Billboards Say MLK Was GOP. Who Would've Thunk It?
Billboards in Austin proclaiming that Martin Luther King Jr. was a Republican are raising more than a few eyebrows.
Atlanta Black Star We never knew King was down with the elephants.
The billboard campaign was funded by Houston conservative activist Claver Kamau-Imani, who told Hair Balls that, despite many people's assumptions to the contrary, King was a GOP man, and that needs to be recognized this election year. He says he has proof, in the form of a video of King's niece, the Rev. Alveda King, stating unequivocally that her uncle was a Republican.
"Has the truth been hidden, or has the truth been hijacked?" Kamau-Imani asked of Hair Balls. "Has it been engraved into the minds of the African-American community, that they would automatically assume that how they are right now is how Martin Luther King was?"
Of course, King's son, Martin Luther King III, told the Associated Press in 2008, "It is disingenuous to imply that my father was a Republican. He never endorsed any presidential candidate, and there is certainly no evidence that he ever even voted for a Republican. It is even more outrageous to suggest that he would support the Republican Party of today, which has spent so much time and effort trying to suppress African-American votes in Florida and many other states."
But Kamau-Imani himself isn't suggesting that, telling Hair Balls that some people "want to speculate, 'Well, would he be one today?' That's not the issue....No one knows what he would be today. So would he perfectly align with everything in the Republican Party platform? I doubt it. I don't align with everything in the Republican Party platform. Who does? Would he align himself with everything in the Democratic Party platform? Oh, I don't think so, not at all."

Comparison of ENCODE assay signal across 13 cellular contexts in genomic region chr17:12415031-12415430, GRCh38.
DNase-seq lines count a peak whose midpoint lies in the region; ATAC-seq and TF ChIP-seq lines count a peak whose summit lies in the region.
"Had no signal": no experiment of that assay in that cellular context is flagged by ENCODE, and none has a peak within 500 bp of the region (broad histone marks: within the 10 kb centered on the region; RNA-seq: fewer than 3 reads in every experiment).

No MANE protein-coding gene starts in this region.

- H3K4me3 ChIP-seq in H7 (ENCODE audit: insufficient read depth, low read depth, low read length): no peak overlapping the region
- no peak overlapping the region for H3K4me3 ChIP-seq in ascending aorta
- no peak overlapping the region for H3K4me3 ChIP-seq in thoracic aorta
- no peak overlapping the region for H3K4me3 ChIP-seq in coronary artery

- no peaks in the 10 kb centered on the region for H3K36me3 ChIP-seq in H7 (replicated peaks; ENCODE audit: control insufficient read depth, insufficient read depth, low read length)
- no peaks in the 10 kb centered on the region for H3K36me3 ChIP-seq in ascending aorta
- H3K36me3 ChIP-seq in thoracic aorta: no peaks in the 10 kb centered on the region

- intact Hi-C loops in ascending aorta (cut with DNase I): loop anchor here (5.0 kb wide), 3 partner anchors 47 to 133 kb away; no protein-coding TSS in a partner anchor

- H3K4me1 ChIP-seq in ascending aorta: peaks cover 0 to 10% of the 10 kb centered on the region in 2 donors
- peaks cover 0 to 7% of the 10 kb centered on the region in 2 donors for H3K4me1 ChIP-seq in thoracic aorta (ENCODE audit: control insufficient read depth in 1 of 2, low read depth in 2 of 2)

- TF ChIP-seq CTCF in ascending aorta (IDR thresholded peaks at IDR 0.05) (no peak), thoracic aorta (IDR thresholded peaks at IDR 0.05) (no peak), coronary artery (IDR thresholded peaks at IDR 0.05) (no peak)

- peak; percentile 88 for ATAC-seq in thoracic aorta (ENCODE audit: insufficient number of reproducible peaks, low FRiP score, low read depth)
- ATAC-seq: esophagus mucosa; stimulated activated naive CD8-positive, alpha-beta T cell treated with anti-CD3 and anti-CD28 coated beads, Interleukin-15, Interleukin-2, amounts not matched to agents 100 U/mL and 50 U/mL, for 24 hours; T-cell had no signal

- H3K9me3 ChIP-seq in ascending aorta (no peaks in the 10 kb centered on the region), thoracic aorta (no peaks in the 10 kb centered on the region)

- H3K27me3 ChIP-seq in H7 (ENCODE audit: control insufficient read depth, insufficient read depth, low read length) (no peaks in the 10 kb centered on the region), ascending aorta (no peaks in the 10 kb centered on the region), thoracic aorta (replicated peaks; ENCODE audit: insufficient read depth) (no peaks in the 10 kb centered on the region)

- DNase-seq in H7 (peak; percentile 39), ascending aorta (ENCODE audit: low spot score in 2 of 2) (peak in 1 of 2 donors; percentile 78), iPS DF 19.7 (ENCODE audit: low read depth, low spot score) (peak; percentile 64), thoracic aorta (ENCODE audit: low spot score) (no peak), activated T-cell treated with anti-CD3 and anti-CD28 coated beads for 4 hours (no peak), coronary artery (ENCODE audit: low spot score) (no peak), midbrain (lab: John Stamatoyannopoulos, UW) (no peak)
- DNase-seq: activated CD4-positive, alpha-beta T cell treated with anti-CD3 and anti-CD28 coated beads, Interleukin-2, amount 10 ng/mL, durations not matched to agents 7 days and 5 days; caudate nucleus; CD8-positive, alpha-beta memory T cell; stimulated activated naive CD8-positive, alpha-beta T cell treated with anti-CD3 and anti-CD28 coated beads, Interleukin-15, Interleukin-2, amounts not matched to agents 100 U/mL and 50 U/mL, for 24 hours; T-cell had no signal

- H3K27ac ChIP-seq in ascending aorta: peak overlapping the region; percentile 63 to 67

Kamau-Imani's billboards aren't the only ones that have popped up; black Republican candidates across the country who are courting minority voters have used the claim in billboards that plaster MLK's face beside theirs.
When Politifact asked King biographer and University of Washington-Tacoma Professor Michael K. Honey about the claims, he stated in an e-mail: "Do they now make things up out of whole clothe or do they fabricate based on assumptions with no actual knowledge."
Hair Balls wants to know what y'all think. Care to weigh in with your opinion?